Witt says the goal was to create a space that went above and beyond.
“This room, along with the amazing service of our hospitality team, exceeds every expectation that [artists] have on the road,” says Witt. “And shows artists that we care and we want them to be here, and that heightens their entire experience - from the quality of their performance on our stages to their eagerness to come back and play in Milwaukee again and again.
"The team at Scathain absolutely channeled the soul and identity of our Executive Chef Kevin Sloan and our backstage experience to create something very, very special for artists when they visit our city.”
The chefs perspective
Executive Chef Kevin Sloan, who has headed up the kitchen in the green room for over a decade, says the remodeling process was a reflection of the creativity and skill that artisans like Scathain bring to their work.
“When Scathain came in, we gave them the backstage experience,” he says. “They came in, we fed them and then they channeled that experience, along with our feedback, to create the look and feel for the space. It was a meeting of the minds from the word go.”
He says feedback from bands has been exceedingly positive, a good sign that the extra effort the team put in was worthwhile.
“We’ve done a good handful of shows at the Riverside since we opened back up,” Some of them were with bands who’ve been here before. And it was really fun to watch bands come through and see their reactions to the new space. They completely appreciate the effort. And they see that we’re not just sitting still.”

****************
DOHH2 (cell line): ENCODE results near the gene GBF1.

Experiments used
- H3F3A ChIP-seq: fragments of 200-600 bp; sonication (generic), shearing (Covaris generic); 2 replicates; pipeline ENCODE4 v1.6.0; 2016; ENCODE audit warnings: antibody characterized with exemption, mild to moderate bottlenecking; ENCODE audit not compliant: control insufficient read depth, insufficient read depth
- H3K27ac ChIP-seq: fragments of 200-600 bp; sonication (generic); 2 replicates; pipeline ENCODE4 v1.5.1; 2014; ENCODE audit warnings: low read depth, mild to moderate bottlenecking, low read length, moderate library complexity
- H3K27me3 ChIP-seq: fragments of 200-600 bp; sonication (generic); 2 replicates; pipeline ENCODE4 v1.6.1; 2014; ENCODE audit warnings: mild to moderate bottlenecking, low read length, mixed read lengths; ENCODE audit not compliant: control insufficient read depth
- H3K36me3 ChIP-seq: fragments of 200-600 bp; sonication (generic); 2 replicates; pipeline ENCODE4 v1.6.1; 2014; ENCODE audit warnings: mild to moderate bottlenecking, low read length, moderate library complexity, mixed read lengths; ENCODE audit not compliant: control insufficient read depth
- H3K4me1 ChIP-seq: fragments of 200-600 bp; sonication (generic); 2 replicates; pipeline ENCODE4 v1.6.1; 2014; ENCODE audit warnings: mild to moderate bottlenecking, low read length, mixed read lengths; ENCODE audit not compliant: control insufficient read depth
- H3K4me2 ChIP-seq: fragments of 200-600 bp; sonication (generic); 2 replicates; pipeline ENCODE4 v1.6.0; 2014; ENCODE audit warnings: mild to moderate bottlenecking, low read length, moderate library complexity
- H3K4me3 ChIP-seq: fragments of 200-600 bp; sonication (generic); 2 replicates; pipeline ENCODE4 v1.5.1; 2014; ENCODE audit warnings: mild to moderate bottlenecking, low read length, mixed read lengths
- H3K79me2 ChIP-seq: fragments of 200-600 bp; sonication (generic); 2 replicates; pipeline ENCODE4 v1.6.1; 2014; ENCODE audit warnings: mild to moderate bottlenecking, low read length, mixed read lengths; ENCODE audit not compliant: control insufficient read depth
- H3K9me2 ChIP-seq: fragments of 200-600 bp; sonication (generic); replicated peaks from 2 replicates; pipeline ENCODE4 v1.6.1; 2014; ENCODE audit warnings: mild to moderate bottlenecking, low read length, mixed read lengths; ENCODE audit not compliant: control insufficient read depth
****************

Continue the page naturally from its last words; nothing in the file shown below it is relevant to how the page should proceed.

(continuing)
Sloan says the project is also a reflection of the quality of the hospitality that he’s always aspired to, and which he sees throughout the Pabst Theater Group as a collective.
“When I started with these guys ten years ago, I placed a lot of faith in the fact that they cared as much about the hospitality as I did,” he says. ‘And I’m really happy that they have proved that time and time again. I’m really proud of this. I’m proud of our company for making this a priority … because it doesn’t have to be.”
Sloan says that – in addition to cosmetic upgrades – the Riverside also applied for and achieved commercial kitchen licensure from the City. That's a significant move, as it opens up the possibility to host public events in the green room for the first time ever.
The green room is currently available to rent on a very limited basis during the months of February and March. Bookings include a tour and private dinner (for up to 20 guests) prepared by Sloan and his staff. Serious inquiries are accepted online at pabsttheatergrouprentals.com
Lori is an avid cook whose accrual of condiments and spices is rivaled only by her cookbook collection. Her passion for the culinary industry was birthed while balancing A&W root beer mugs as a teenage carhop, fed by insatiable curiosity and fueled by the people whose stories entwine with each and every dish. She’s had the privilege of chronicling these tales via numerous media, including OnMilwaukee and in her book “Milwaukee Food.” Her work has garnered journalism awards from entities including the Milwaukee Press Club.
When she’s not eating, photographing food, writing or recording the FoodCrush podcast, you’ll find Lori seeking out adventures with her husband Paul, traveling, cooking, reading, learning, snuggling with her cats and looking for ways to make a difference.